Grave concern about counterfeit drugs - police
Detectives from the Counter-Terrorism and Organised Crime (C-TOC) say they have made a startling discovery showing that thousands of Jamaicans are now at risk as the counterfeit market is aggressively targeting the island as a place of trade.
The police said they have stepped up their drive to clamp down on the underground scheme, but believe that if urgent steps are not taken to push back the counterfeiters, thousands could fall victim to them.
Investigators are worried that a number of deadly products may be slowly creeping into the country from the multi-billion dollar counterfeit trade, but because it is such a big money business, those involved in the illegal activities are seemingly not concerned if people lose their lives from some products.
“We have been taking a closer look at data on the illegal trade and have found that the counterfeit pharmaceutical industry is operating at a value of close to US$176 billion,” an officer close to the investigation told Loop News.
The data was cited to have been sourced from the Organisation for Economic Co-operation and Development’s (OECD) 2013 study, which estimated counterfeiting at about two per cent of world trade.
The overall figure for counterfeiting exceeds the Gross National Product (GNP) of entire economies such as Argentina (US173 billion), Ireland (US$167 billion), Israel (US$129 billion) and Venezuela (US$128 billion).
And Jamaica is at risk as players in the industry have already started to eye the jurisdiction as a place for trade.
Armed with a lot of cash, the illegal players are even bringing products that are reportedly responsible for the deaths approximately 900,000 people per year globally, into local stores.
“The victims are killed by counterfeit malaria and tuberculosis medications (Global Financial Integrity study); 64% of counterfeit goods are found in legitimate stores,” a senior police officer said the study has outlined.
They said the very concerning thing is that a number of these dangerous items are believed to be now in Jamaican stores.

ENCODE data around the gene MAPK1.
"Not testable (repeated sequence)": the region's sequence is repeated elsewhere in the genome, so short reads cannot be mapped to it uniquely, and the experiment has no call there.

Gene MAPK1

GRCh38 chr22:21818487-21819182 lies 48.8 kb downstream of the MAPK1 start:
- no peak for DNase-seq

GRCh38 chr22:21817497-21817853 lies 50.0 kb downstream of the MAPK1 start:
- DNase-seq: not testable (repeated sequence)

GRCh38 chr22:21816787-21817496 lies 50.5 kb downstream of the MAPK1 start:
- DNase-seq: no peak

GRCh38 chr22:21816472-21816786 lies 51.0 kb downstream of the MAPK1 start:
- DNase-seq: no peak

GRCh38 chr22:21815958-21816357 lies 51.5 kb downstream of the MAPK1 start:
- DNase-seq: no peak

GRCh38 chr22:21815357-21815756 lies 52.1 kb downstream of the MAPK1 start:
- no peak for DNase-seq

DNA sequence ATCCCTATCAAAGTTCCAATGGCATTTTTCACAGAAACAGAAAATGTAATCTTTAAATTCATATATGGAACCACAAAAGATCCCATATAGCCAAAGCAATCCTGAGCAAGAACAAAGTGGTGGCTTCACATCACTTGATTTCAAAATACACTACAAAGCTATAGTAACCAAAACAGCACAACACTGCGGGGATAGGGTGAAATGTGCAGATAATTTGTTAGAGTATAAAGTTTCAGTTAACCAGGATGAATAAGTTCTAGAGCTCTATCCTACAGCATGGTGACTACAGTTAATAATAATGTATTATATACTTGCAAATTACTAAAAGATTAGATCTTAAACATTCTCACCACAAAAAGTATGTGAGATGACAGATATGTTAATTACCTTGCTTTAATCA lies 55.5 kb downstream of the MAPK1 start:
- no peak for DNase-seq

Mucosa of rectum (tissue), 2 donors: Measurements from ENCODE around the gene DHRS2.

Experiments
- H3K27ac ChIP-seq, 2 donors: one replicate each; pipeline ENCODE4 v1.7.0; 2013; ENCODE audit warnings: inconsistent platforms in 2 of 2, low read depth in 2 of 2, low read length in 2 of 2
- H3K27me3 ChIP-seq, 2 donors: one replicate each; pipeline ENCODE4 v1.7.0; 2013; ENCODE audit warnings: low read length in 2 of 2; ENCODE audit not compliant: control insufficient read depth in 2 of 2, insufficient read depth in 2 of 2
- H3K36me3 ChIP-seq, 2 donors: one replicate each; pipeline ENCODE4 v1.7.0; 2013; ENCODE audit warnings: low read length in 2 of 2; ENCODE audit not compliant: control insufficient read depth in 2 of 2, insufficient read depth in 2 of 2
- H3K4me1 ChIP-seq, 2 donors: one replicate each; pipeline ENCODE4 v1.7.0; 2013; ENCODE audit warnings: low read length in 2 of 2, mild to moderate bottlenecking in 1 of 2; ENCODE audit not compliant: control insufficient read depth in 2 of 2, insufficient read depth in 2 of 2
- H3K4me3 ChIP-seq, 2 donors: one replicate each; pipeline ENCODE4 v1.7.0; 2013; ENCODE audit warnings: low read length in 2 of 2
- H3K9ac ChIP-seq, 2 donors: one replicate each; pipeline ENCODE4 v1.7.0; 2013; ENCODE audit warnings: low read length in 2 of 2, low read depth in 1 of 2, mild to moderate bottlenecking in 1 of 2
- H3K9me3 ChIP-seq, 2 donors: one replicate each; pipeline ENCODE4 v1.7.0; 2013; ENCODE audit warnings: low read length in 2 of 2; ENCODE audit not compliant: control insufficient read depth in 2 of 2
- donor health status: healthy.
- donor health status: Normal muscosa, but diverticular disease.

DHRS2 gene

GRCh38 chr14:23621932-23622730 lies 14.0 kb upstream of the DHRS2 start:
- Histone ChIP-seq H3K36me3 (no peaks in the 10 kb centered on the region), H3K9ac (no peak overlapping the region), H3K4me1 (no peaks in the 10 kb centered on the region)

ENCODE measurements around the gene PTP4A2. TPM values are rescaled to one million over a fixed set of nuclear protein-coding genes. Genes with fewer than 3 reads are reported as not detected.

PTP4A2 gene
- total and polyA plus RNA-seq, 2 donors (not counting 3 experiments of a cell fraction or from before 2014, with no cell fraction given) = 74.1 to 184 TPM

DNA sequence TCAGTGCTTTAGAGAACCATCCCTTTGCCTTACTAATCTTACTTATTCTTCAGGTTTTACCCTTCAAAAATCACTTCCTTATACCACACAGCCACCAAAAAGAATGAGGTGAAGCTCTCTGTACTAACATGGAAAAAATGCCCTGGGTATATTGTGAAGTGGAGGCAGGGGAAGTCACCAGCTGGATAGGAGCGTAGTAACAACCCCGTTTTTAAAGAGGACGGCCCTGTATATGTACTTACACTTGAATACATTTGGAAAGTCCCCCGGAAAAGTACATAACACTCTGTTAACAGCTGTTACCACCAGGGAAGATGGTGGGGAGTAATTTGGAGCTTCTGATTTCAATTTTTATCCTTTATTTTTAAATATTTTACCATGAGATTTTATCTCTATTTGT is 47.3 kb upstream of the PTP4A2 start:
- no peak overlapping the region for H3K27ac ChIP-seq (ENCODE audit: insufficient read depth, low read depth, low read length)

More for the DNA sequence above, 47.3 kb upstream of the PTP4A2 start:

The study that has left many persons in shock, pointed to counterfeit medicines as being deliberately and fraudulently mislabeled with respect to identity and/or source.
In giving Loop News more details of the study, police personnel said it has also been revealed that in some laboratories overseas, medicines are produced in facilities that are not fit for even animals.
Police sources said these are some people in Jamaica with whom unscrupulous pharmaceutical counterfeiters are linking to do business.
They said in many cases, persons who purchased the counterfeit drugs could not tell where it was produced, and what were the ingredients.
“In some of the labs overseas, there were instances where rat faeces and boric acid were found to be active ingredients of some counterfeit drugs.” cited an investigator.
Assistant Commissioner of Police, Fitz Bailey, who was at a training session hosted by the Ministry of Health, in tandem with the police, to warn persons about the dangers of the scheme, cautioned that there must be a collaborative effort locally, to effectively tackle counterfeit pharmaceutical.
"It is reaching our homes, our families and, most importantly, taking counterfeit medicine can be fatal," said Bailey.
"The participants were shown labs where some medicines were produced, and these labs were not fit for even animals.
“Therefore, when one buys counterfeit drugs, there is no way you can tell where it is produced and what the ingredients are,” he indicated.
The police said with the strong connection between local players in the trade and those overseas, there was no telling of the extent such items are in products that are being sold locally.
"The police need to talk with customs, and the converse is also true," said Bailey.
"The police and the Ministry of Health also needs closer collaboration. Therefore, in a nutshell, there has to be collaboration with stakeholders as a strategy to curtail its occurrence," said Assistant Superintendent Victor Barrett, another senior C-TOC member.
ACP Bailey said the training was part and parcel of C-TOC’s mandate to educate and build capacity within the branch.